A reader writes:
This descriptor is helpful and accurate, so I’m going to borrow it: “I work in a cultural/academic/nonprofit institution, and am part of a professional community small enough that I don’t wish to identify it, lest one of my colleagues identify me.”
There’s a hierarchy within my institution, and someone (Martha) higher up than me and my boss, but outside of our department, has a disabled son (Edward). Edward is an adult in occupational therapy, and that’s about the extent of the details that I know. A while ago, Martha sent my boss an email asking if there was anything that Edward could do as volunteer work for his occupational therapy. Part of the mission of my department is to assist the people at Martha’s level in the hierarchy, so my boss didn’t feel that we could refuse Edward’s help as a volunteer.
I should note that our institution does not ordinarily accept volunteers and we have no volunteer program nor volunteer manager. My job is to receive a large number of valuable and occasionally rare items and make them available for everyone else in the institution to use — quickly. Normally I have a part-time employee who helps me with part of this process and does something that our department considers easy work. Because of pandemic-era budget cuts, we haven’t had someone consistently working in that position for a while. My boss decided that Edward’s volunteer time would be best spent doing the work of that position. We’ve had some problems though:
1. Edward doesn’t work on any set schedule, and Martha has ignored or steamrolled over all attempts I’ve made at creating one. I have busy and slow periods in my own work depending on what comes in for me. If he worked on a schedule, I’d plan out what he would do. As it is though, I must plan on him not being in, and I have to do the tasks I would normally assign to him so that they get done on time. We keep ending up in situations where either I have lots of work that Edward could do and I am told that he is not available to volunteer, or I have nothing for him to do because I have not heard from Martha that he will be working.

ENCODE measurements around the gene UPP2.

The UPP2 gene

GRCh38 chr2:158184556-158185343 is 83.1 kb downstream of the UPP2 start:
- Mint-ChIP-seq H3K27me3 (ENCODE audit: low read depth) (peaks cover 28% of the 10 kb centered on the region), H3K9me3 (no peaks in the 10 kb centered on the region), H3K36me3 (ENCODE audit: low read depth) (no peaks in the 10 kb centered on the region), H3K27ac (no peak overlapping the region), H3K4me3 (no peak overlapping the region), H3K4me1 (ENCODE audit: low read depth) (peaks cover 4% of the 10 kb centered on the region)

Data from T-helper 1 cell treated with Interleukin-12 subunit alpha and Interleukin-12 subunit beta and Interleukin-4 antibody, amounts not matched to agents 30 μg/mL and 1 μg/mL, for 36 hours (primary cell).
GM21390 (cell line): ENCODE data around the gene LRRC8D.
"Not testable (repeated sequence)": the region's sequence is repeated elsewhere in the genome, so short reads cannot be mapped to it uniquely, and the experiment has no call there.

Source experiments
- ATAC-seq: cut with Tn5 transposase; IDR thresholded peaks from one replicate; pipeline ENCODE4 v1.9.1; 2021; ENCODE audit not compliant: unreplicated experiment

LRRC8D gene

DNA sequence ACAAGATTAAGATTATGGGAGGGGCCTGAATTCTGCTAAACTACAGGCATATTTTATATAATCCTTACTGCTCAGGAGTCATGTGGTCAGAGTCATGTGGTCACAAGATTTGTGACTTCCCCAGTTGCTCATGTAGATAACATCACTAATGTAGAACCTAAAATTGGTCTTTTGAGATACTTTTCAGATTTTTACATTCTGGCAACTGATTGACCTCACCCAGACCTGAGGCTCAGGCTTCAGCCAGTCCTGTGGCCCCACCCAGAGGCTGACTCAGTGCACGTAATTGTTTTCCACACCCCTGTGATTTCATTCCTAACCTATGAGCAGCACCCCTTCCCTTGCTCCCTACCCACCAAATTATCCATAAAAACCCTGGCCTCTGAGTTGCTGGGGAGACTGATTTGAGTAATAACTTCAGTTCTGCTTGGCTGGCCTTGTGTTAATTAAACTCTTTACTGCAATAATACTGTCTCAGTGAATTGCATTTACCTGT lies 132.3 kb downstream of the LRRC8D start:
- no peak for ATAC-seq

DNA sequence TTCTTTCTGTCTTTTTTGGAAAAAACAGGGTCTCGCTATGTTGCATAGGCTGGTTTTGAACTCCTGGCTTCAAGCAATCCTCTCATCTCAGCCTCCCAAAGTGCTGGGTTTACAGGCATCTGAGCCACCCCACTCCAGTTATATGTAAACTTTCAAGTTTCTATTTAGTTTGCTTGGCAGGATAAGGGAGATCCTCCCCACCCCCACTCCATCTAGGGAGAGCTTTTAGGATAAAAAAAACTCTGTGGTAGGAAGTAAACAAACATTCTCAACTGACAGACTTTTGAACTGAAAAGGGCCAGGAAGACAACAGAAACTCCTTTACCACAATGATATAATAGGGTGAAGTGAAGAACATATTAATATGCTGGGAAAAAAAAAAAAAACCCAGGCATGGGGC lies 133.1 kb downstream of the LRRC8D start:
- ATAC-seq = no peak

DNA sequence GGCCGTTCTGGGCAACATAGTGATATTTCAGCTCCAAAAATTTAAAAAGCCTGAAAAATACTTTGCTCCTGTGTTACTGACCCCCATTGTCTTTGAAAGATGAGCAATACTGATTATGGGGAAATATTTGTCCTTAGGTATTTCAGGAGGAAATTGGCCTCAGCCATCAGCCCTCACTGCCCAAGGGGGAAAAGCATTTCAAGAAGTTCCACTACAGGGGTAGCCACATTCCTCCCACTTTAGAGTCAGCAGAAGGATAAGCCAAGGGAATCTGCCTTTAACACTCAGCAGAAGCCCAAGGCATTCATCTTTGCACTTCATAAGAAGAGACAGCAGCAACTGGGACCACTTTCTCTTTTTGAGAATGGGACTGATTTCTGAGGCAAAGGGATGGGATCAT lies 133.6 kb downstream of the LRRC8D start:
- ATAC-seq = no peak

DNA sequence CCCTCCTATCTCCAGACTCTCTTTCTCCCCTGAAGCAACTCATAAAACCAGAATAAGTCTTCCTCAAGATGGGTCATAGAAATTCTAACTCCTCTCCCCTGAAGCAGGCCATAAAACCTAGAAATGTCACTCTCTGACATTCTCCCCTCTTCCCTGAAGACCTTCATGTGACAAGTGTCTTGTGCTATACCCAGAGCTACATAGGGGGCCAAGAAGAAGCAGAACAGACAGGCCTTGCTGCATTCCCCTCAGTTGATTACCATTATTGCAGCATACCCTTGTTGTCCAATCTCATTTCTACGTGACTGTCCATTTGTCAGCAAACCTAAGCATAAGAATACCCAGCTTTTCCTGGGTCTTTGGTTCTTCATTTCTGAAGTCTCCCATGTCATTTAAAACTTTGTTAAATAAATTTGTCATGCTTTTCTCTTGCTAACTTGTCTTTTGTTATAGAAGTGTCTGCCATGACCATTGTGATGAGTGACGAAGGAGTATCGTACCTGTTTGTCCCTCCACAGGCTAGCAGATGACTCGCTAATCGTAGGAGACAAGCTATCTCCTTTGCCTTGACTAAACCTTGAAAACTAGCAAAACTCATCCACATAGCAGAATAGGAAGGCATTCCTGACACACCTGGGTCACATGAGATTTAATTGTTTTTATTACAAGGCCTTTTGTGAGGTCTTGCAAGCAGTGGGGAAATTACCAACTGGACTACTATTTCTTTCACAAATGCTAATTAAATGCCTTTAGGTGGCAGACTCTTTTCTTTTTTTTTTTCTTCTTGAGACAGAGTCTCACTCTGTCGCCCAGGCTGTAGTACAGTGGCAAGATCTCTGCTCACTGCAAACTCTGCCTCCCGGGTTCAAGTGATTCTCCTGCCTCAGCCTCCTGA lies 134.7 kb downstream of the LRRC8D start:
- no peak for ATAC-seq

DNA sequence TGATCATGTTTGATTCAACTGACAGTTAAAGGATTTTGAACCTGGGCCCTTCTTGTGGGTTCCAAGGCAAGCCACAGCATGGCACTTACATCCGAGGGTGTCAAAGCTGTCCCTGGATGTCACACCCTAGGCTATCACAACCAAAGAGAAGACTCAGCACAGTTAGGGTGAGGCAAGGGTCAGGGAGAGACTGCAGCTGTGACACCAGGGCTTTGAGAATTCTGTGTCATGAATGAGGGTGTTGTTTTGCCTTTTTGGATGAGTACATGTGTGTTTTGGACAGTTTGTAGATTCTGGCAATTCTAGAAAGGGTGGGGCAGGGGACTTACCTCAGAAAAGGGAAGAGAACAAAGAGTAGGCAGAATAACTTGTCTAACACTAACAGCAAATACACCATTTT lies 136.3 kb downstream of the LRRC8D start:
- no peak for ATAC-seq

2. Martha treats me like a work-creation-machine for Edward. She will inform — not ask — me that he will be working with about two hours notice. She has gone so far as to track me down in other parts of the building when she couldn’t find me at my desk and interrupted my lunch break several times to tell me this. I can’t invent work for him out of thin air, and although my boss realizes that, she also worries that disappointing Martha will have negative consequences for our department.
3. Martha demands sometimes that Edward be able to work on days that no one in our department is at work. They are able to get into the department through a connecting door that is kept open by another department that needs access to ours. But as I said, the items I work with are valuable, and if something went missing while Martha and Edward were in our department, my boss and I would be accountable for it and suspected of stealing it because of the nature of our profession.
4. Edward is terrible at the work he’s assigned. The work requires good fine motor skills, and he doesn’t have them. I’ve had to reassign employees in the past because they had difficulty with it, and this isn’t a result of his disability or something we could have anticipated. I have had to train Martha and several other people who come in with Edward so that they can know how to help Edward while he works, but they aren’t concerned about the quality of his work. I end up having to redo about 30% of what he does. I’ve told Edward and whoever is with him that if something goes wrong they need to bring the item back to me so that I can fix it, but it doesn’t happen.